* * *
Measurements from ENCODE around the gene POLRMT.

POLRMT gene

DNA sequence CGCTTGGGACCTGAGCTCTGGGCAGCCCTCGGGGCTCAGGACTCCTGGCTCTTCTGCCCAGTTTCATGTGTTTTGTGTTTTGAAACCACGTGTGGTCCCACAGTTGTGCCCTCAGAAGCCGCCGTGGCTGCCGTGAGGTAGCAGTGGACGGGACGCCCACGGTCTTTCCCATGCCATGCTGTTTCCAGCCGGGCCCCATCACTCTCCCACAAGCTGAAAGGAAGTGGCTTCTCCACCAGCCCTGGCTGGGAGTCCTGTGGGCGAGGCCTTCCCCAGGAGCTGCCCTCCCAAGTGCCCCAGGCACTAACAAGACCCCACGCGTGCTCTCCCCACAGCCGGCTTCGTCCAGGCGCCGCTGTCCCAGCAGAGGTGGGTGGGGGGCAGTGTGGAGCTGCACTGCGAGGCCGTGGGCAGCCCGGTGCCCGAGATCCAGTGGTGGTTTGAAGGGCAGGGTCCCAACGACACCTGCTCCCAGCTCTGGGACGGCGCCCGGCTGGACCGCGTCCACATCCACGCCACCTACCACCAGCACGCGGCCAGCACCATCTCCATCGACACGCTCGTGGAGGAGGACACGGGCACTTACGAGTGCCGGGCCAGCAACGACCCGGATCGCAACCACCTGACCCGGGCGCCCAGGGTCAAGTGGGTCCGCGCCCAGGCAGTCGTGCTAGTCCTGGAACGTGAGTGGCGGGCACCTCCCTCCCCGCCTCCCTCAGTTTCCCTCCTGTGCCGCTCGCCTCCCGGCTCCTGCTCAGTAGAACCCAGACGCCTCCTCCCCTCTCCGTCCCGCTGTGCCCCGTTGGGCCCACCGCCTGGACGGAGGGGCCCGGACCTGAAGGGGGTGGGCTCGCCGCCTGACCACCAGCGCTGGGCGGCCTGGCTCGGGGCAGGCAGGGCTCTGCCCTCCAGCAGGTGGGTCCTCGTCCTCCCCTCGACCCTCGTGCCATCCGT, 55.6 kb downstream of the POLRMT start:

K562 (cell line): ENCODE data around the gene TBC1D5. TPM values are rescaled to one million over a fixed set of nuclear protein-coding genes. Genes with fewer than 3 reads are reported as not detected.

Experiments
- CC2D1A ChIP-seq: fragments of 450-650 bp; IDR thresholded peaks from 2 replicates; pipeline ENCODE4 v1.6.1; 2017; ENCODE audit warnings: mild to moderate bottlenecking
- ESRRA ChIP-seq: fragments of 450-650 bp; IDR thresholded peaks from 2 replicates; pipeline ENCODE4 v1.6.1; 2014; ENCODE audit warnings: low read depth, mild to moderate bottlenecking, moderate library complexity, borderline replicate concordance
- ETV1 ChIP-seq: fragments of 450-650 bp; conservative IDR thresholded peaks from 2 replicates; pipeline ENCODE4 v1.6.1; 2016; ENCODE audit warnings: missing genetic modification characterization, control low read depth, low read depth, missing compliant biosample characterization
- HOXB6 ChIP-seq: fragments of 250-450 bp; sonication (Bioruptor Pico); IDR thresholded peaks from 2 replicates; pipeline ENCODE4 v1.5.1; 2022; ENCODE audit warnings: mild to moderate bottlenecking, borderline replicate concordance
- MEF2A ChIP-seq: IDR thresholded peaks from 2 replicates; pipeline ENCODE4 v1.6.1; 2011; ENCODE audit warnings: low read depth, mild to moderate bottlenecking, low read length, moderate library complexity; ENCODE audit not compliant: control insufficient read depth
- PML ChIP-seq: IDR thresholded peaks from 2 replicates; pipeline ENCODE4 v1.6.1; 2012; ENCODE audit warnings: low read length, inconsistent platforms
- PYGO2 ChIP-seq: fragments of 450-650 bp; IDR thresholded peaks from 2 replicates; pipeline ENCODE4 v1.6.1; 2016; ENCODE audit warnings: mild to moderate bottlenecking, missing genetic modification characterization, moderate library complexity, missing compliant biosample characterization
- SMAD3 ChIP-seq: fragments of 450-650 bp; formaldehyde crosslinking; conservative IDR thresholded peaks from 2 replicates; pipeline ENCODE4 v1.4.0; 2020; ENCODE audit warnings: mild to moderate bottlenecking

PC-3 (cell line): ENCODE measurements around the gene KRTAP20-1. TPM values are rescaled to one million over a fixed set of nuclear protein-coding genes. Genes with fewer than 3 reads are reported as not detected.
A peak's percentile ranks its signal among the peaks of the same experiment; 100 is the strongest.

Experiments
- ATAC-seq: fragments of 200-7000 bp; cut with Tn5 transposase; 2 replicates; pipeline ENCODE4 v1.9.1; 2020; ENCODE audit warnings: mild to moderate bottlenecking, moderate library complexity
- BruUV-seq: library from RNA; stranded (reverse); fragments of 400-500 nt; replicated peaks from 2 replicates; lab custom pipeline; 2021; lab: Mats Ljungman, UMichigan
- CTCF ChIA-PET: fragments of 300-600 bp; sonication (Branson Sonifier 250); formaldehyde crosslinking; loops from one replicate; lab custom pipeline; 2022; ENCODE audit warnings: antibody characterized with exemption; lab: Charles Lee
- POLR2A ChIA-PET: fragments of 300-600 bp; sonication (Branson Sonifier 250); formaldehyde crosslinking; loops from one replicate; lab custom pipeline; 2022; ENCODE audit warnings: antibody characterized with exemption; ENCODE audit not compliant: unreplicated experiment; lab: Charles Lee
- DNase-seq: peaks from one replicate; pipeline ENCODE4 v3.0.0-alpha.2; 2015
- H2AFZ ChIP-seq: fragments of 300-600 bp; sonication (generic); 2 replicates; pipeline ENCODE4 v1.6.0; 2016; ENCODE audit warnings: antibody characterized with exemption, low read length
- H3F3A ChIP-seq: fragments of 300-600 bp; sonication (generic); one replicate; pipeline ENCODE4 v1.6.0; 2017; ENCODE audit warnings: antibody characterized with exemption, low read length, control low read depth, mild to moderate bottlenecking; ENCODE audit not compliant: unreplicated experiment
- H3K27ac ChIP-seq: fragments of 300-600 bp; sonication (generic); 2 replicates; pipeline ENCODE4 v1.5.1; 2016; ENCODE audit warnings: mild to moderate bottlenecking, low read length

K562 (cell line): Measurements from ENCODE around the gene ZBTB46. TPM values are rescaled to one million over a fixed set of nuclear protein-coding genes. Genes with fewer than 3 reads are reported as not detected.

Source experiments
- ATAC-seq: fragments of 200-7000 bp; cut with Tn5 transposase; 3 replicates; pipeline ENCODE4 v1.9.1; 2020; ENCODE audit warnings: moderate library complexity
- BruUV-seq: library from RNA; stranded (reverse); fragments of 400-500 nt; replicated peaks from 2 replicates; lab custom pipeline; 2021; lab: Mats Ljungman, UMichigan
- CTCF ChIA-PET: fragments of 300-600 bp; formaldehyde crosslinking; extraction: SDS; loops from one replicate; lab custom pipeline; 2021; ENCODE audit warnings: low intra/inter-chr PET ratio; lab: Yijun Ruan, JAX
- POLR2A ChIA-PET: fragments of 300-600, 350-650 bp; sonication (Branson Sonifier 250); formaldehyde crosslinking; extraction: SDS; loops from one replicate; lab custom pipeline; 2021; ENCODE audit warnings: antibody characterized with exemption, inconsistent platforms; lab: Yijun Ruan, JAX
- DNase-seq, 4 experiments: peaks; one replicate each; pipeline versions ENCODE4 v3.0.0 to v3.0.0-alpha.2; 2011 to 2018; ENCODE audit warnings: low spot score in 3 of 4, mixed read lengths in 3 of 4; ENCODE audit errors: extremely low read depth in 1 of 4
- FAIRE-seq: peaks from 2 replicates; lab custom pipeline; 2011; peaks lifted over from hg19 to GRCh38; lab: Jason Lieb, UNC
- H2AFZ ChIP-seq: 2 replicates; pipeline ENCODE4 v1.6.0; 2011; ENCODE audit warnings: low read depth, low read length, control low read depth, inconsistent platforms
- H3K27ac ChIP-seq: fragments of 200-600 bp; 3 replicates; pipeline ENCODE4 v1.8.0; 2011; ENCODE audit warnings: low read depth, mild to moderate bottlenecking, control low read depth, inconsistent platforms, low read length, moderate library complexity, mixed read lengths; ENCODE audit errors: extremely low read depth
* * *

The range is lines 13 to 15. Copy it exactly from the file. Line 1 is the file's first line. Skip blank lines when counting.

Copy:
- SMAD3 ChIP-seq: fragments of 450-650 bp; formaldehyde crosslinking; conservative IDR thresholded peaks from 2 replicates; pipeline ENCODE4 v1.4.0; 2020; ENCODE audit warnings: mild to moderate bottlenecking

PC-3 (cell line): ENCODE measurements around the gene KRTAP20-1. TPM values are rescaled to one million over a fixed set of nuclear protein-coding genes. Genes with fewer than 3 reads are reported as not detected.
A peak's percentile ranks its signal among the peaks of the same experiment; 100 is the strongest.